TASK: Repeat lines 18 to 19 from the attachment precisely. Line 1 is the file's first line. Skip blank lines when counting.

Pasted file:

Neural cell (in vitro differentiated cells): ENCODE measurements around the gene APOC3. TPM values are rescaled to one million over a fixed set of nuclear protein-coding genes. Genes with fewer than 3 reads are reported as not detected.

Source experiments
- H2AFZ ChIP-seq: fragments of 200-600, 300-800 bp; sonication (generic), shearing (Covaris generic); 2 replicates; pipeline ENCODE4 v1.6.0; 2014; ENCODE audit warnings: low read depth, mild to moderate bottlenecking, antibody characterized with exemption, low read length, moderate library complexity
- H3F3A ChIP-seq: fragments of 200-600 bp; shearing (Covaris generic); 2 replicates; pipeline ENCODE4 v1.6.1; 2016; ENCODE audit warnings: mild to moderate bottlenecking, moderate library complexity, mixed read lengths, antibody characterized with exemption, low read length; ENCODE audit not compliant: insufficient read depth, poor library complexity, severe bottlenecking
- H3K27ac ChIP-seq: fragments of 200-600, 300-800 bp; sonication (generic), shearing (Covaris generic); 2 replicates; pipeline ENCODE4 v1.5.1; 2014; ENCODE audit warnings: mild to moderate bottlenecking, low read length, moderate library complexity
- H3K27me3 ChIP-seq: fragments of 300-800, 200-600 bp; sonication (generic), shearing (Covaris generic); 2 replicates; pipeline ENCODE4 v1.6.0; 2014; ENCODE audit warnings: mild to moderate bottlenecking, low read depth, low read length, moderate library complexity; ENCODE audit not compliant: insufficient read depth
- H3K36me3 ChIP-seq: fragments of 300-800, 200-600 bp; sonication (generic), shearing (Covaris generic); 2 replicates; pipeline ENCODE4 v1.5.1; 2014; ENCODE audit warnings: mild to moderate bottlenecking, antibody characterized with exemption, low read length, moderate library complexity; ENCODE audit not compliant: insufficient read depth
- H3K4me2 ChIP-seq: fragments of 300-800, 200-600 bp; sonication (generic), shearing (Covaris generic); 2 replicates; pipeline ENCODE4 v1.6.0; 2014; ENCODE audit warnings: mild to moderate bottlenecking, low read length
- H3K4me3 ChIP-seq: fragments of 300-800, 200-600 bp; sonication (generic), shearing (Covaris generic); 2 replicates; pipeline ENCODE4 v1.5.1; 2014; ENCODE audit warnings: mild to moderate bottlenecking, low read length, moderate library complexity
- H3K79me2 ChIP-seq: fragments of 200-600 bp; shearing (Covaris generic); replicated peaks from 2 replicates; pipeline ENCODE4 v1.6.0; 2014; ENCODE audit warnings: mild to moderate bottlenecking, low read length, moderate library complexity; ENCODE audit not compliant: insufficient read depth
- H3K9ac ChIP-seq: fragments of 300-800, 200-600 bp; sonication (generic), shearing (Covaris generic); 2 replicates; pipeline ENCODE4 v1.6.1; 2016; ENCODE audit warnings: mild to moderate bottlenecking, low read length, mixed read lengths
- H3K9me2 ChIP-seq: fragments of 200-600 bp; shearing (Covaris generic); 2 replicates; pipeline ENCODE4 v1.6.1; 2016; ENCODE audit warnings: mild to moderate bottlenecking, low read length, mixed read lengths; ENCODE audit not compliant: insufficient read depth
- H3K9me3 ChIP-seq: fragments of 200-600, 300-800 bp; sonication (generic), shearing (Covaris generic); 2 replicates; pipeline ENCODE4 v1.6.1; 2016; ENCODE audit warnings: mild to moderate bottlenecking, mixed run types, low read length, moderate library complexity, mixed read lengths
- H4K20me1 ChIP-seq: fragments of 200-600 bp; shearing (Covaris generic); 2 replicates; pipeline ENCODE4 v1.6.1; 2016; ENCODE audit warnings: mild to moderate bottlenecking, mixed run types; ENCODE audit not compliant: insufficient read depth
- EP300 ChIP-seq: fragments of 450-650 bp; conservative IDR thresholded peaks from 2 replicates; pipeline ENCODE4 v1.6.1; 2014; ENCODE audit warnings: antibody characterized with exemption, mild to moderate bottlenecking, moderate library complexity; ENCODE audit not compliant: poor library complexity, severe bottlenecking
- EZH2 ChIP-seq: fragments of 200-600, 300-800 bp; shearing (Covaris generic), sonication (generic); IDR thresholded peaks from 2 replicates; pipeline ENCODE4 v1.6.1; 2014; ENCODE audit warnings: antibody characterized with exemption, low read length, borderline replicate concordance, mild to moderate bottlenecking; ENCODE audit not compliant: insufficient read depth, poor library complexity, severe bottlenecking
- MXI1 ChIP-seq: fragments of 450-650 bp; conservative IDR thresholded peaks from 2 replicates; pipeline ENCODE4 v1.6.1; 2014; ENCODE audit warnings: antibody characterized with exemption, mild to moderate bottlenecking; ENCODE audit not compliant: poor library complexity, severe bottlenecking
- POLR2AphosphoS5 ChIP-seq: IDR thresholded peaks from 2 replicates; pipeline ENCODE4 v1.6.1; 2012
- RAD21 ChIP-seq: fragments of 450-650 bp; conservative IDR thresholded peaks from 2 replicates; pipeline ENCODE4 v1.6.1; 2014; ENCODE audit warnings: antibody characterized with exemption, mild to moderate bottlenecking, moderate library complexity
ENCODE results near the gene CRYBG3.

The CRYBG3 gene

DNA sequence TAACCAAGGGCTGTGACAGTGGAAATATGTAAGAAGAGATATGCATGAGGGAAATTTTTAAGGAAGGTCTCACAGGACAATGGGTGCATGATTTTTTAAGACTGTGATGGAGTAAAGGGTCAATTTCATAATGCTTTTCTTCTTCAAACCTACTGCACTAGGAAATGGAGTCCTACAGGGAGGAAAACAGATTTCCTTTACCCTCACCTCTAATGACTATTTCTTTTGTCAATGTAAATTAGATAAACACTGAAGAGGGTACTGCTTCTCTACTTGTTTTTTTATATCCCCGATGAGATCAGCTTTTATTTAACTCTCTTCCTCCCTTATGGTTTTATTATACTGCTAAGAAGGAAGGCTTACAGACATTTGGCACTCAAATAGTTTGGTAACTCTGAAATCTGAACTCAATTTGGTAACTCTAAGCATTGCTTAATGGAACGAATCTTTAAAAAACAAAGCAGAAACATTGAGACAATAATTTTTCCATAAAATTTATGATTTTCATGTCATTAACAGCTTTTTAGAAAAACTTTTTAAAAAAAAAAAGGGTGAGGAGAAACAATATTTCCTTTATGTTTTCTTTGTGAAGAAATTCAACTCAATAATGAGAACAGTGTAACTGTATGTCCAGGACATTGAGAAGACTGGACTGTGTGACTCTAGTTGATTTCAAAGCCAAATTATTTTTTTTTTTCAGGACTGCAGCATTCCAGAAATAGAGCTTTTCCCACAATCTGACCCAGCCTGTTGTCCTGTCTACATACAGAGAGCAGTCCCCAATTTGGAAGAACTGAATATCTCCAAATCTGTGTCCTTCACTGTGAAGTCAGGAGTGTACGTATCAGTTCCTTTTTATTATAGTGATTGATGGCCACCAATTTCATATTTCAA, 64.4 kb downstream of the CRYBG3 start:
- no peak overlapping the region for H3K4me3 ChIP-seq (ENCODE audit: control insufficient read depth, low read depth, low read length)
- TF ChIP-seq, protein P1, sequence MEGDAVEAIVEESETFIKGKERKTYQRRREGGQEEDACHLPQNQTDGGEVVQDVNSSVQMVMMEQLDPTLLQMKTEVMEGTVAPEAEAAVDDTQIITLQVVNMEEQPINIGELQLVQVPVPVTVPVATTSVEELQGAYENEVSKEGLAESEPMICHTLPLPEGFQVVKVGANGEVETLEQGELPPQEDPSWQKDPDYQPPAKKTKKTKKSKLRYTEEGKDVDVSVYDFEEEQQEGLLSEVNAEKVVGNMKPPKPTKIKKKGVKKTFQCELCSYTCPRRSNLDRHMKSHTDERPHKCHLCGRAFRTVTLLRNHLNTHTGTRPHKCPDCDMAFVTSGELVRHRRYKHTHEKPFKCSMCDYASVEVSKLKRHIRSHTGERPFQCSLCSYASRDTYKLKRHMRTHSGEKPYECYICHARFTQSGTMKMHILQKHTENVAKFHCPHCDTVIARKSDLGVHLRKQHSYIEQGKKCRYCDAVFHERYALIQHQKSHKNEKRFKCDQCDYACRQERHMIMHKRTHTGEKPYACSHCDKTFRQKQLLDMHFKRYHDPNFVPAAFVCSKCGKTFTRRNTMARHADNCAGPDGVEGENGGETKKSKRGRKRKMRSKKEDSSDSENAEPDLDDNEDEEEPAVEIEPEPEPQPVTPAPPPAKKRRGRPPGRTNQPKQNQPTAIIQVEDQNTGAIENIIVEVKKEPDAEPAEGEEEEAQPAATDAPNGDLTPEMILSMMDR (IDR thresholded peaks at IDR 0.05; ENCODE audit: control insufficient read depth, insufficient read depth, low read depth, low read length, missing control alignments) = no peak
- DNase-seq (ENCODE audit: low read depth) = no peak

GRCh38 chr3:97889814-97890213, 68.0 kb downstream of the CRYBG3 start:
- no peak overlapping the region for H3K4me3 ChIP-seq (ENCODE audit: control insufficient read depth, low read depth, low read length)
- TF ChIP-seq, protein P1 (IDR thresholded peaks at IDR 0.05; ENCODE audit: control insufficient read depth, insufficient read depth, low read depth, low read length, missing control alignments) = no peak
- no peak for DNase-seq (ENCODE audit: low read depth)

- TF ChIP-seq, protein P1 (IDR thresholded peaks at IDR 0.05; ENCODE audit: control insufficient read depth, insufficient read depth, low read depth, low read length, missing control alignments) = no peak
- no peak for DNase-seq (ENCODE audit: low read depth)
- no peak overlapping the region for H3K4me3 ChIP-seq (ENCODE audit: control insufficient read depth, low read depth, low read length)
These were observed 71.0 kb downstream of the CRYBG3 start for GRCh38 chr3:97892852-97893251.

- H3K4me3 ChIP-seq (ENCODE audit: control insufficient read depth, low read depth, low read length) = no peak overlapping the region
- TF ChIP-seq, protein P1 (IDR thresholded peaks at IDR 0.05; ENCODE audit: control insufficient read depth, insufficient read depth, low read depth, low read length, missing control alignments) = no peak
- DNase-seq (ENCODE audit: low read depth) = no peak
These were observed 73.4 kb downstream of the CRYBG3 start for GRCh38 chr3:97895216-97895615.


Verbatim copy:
- POLR2AphosphoS5 ChIP-seq: IDR thresholded peaks from 2 replicates; pipeline ENCODE4 v1.6.1; 2012
- RAD21 ChIP-seq: fragments of 450-650 bp; conservative IDR thresholded peaks from 2 replicates; pipeline ENCODE4 v1.6.1; 2014; ENCODE audit warnings: antibody characterized with exemption, mild to moderate bottlenecking, moderate library complexity